Andrea Rossiter

Andrea Rossiter


Somewhere on the train back from St Andrews, I watch the black clouds, the pouring rain, the shadow of Arthur’s Seat. It’s a striking contrast to the sun on the water, the idyll of the Fife Coast, my gentle contemplation of gentle waves. I think about how this moment resembles the excruciating trail of my life through storm, after storm, after storm. Now, finally, I sit somewhere in the distance, watching the storm and shadow from afar, settling into the curve of my own gentle wave. I consider how nature does that – the way it imprints its image onto my soul and suffering, and helps me carve a path through pain, how it helps me make sense of my wounds. 

For example: 

My grief for the Earth is a tsunami, always ready to rise suddenly out of nowhere, yet ever present, tucked behind my ribs. Last year, I watched a woman lift a dying swan out of my loch, near the place where I sit to find peace, to calm my tsunami. I have felt nausea thinking of the collapse of seabird populations. I observe the loch and all its birds and I know home when I see it. It is beauty and peace and tranquillity, even though it’s terrorised by pollution and disease. I know my home lies somewhere in my sense of the future. My future used to be a storm at best and a dark void at worst, but now I must insist that it break like dawn, like a sunrise on the loch of Linlithgow, like bright pink-orange clouds.

My future is nothing like my past, but they bleed into each other and I zig-zag across the boundary between storm and dawn. I am sitting on a bench on the Fife Coastal Path, watching the storm from afar. I am in the eye of the storm, standing on Arthur’s Seat. I am watching sunlight glint on water. I am watching the tsunami rise towards me. Sometimes I am at peace, and sometimes I am in pain, and I stumble along the boundary, trying to learn from both.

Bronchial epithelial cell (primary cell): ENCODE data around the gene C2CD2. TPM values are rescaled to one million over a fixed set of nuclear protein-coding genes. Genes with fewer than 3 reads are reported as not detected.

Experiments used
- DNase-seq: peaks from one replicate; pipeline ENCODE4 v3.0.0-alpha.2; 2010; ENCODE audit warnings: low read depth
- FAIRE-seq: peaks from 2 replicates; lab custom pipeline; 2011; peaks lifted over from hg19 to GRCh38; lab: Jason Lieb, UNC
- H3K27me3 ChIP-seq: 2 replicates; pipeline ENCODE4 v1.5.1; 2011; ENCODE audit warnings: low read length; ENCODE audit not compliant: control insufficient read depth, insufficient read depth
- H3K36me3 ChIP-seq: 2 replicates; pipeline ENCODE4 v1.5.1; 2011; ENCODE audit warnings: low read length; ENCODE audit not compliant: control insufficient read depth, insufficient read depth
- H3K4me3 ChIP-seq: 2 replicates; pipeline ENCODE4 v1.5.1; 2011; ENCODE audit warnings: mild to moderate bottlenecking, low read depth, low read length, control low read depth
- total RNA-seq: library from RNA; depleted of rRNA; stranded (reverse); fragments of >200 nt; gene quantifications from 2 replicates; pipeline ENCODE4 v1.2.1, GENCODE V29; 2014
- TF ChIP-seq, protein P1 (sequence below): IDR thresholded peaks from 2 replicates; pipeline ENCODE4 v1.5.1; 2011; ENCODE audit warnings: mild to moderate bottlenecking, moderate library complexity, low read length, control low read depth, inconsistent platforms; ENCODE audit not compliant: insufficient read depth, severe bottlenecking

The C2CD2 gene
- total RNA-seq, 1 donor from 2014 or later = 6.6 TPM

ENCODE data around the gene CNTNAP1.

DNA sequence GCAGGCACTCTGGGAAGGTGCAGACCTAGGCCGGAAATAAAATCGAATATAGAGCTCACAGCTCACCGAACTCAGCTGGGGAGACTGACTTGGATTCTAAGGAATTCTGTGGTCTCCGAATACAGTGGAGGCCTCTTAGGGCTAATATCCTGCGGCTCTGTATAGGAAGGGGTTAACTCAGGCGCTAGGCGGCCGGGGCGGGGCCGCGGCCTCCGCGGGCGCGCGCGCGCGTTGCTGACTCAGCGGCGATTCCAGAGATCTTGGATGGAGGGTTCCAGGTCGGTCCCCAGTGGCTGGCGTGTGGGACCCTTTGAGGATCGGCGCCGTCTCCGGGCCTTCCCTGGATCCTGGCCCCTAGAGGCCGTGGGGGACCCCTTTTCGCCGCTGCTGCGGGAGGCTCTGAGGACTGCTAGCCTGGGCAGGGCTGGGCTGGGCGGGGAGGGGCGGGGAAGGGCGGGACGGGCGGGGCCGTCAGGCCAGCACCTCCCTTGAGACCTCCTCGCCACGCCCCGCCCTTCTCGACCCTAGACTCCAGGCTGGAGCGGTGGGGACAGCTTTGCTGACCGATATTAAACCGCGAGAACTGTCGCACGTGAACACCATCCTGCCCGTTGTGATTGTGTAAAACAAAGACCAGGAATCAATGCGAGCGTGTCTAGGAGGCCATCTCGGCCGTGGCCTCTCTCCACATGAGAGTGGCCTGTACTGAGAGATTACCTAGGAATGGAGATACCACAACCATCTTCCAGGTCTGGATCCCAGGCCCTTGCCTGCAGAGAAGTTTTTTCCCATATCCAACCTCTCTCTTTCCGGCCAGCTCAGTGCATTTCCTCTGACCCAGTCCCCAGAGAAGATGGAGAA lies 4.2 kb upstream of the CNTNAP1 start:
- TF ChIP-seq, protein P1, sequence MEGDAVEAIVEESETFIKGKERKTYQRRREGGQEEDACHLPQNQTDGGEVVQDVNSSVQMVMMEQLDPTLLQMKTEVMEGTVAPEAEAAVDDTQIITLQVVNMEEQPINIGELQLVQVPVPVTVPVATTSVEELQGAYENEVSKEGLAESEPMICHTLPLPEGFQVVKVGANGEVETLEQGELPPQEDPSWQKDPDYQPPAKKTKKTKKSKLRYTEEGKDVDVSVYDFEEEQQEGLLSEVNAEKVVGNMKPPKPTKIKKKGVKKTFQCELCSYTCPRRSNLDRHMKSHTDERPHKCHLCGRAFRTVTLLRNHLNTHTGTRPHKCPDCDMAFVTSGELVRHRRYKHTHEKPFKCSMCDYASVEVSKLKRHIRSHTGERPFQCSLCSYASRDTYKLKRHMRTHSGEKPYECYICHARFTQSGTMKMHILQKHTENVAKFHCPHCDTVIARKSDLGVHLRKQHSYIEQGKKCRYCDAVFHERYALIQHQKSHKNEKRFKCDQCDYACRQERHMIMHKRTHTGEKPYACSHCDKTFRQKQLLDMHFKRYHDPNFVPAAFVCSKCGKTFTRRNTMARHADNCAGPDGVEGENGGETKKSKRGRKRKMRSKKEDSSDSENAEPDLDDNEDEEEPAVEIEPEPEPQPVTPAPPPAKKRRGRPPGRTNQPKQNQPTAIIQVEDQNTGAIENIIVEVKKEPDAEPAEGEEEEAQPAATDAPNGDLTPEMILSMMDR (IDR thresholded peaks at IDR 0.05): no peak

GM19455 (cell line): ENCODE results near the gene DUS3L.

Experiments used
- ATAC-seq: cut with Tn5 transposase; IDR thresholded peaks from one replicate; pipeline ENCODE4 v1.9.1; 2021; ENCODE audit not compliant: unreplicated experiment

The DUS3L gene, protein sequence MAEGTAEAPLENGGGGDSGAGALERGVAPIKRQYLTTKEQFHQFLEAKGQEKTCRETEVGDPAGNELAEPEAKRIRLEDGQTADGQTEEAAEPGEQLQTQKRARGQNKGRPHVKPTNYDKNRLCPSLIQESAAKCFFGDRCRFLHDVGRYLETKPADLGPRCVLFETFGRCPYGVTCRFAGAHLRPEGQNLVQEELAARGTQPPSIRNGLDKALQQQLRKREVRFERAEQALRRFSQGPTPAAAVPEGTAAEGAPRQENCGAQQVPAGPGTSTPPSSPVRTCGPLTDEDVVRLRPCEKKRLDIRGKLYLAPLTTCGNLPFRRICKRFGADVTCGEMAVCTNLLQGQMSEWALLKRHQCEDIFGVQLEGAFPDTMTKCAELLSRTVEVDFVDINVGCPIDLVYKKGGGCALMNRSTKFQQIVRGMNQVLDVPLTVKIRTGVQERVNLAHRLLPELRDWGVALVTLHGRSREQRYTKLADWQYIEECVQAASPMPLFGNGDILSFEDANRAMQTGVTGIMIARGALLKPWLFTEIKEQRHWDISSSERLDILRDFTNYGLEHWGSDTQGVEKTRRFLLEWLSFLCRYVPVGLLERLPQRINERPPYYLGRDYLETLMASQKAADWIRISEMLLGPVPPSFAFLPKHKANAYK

When I am in my backyard, I dream of turning it into a garden. Now, an image of blood red intrudes and I wonder: if I tend my garden, am I ignoring how hell unfolds just over the wall? There is hell over the wall, but there is also hell somewhere between my ribs, there is hell and sunlight and tsunami pouring out of me. How can I be both observer and sufferer? How can I drown under the storm shadow at Arthur’s Seat, even as I watch it from a distance, humming a tune along the dance of sunbeam on sea? How can we aspire to tend our paradise gardens while the insects reckon with an apocalypse not of their own making? 

I visit Dunkeld where the air smells clean and fresh and the world is calm. In Dunkeld, there are flowers laid on the suicide wall of a bridge, and I am reminded of the bridge in my dream, which held flowers of red and yellow. In my dream, these were not mourning flowers. These were not post-suicide flowers. These were not flowers to mark self-destruction, though I have wished for the peace of that too. These were flowers of self-creation and some part of me placed them there. Some part of me laid flowers along a bridge, and grew a dandelion out of despair, and this is what nature has taught me.